HST3156/3157: Humanitarianism, Internationalism and the British Empire, 1900-2000

40 credits (semesters 1 and 2)

Module Leader: Dr Emily Baughan

 

Pre-requisites

A pass in at least two history modules at level two.

 

Module Summary

What is humanitarianism? How has it shaped, and been shaped by, beliefs about Britain’s role in the world? Why, in the eyes of politicians and the public, did British interests, and the interests of ‘humanity’ so often coincide?

The unit analyses British humanitarianismfrom 1900 to 2000. We situate British humanitarianism within the history of the Empire, globalization, U.S. ascendancy, and Cold War tensions. We consider traditionally disenfranchised groups – women, children and imperial subjects – as objects and agents of humanitarian interventions, and ask whether humanitarianism can be considered as ‘political’ both in the past and in the present.

Aims

This unit will aim to provide you with an advanced critical understanding of the historiography on humanitarianism in modern Britain, the British empire and the wider world. It will focus especially on recent developments in the field, including the relationship between internationalism and imperialism and the connection between non-state aid and state-led diplomacy. Alongside scrutinizing secondary material, you will become familiar with primary sources, among them fundraising images, governmental statements on foreign aid and accounts from the ‘beneficiaries’ of humanitarian interventions. The course will enhance your ability to communicate in spoken and written form, and to develop your own critical understanding of the history of humanitarianism in Britain and beyond.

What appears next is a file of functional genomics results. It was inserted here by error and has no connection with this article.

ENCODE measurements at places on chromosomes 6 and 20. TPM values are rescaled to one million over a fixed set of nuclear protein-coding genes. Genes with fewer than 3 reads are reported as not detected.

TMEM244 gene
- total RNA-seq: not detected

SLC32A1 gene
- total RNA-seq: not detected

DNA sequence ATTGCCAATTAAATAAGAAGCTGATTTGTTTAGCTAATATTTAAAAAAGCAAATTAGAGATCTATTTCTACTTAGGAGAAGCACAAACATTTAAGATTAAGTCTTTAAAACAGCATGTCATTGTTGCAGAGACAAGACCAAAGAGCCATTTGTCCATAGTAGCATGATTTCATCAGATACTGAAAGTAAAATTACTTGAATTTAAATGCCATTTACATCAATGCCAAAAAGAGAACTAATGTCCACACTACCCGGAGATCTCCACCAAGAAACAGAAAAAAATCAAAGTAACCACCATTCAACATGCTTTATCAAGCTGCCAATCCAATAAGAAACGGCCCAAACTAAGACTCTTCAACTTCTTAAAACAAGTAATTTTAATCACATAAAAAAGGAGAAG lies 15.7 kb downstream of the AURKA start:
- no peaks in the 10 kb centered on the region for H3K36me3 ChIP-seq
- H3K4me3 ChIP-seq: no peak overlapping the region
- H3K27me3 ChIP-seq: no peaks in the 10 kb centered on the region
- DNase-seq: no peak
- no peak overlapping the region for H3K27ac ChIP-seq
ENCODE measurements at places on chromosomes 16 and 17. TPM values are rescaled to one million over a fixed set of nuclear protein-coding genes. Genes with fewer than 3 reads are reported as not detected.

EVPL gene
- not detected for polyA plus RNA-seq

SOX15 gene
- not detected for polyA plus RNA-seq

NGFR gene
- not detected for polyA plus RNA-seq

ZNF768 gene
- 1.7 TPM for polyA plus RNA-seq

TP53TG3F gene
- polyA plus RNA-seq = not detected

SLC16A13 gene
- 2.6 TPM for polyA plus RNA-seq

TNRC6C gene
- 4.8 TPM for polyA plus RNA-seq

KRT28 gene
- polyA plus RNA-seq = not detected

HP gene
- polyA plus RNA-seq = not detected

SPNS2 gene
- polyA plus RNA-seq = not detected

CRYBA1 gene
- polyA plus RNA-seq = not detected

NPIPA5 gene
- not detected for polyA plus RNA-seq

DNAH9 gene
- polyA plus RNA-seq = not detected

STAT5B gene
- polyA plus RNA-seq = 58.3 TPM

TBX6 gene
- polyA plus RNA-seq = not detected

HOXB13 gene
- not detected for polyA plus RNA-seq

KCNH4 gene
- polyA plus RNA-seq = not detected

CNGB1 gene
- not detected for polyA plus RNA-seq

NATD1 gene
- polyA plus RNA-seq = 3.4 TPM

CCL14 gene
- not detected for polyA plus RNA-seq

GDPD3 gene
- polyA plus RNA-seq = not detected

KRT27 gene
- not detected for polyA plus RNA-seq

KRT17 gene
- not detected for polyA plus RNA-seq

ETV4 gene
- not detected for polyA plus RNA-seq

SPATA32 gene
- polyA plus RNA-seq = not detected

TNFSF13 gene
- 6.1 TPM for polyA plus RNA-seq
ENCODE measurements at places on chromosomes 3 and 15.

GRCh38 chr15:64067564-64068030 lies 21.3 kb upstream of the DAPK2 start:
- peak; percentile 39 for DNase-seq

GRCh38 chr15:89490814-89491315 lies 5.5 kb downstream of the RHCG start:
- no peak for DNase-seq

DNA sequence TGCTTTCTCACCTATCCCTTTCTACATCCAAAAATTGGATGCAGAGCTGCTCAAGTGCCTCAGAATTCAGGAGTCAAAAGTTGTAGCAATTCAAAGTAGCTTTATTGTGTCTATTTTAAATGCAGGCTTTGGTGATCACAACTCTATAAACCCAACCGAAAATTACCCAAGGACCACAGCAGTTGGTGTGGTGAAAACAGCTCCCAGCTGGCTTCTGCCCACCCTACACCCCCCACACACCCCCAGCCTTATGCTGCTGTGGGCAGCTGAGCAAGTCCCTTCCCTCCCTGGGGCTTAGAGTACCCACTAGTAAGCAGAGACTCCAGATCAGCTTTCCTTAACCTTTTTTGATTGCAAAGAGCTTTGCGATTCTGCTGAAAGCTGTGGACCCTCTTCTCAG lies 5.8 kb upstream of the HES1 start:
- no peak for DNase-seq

Teaching and Assessment

The total teaching and assessment methods should be based on 10 notional learning hours per credit as agreed by the Learning and Teaching Committee; i.e. a total of 200 learning hours (teaching and assessment) for a 20-credit unit. The projected hours of independent study are intended as guidelines only, but are important to ensure a balanced workload between units. For further information on assessment please refer to LeTS policy pages on assessment.

Information on assessment can be found at: http://www.sheffield.ac.uk/history/current_students/undergraduate/assessment/level3

 

Selected Reading

  • To follow.

 

Intended Learning Outcomes
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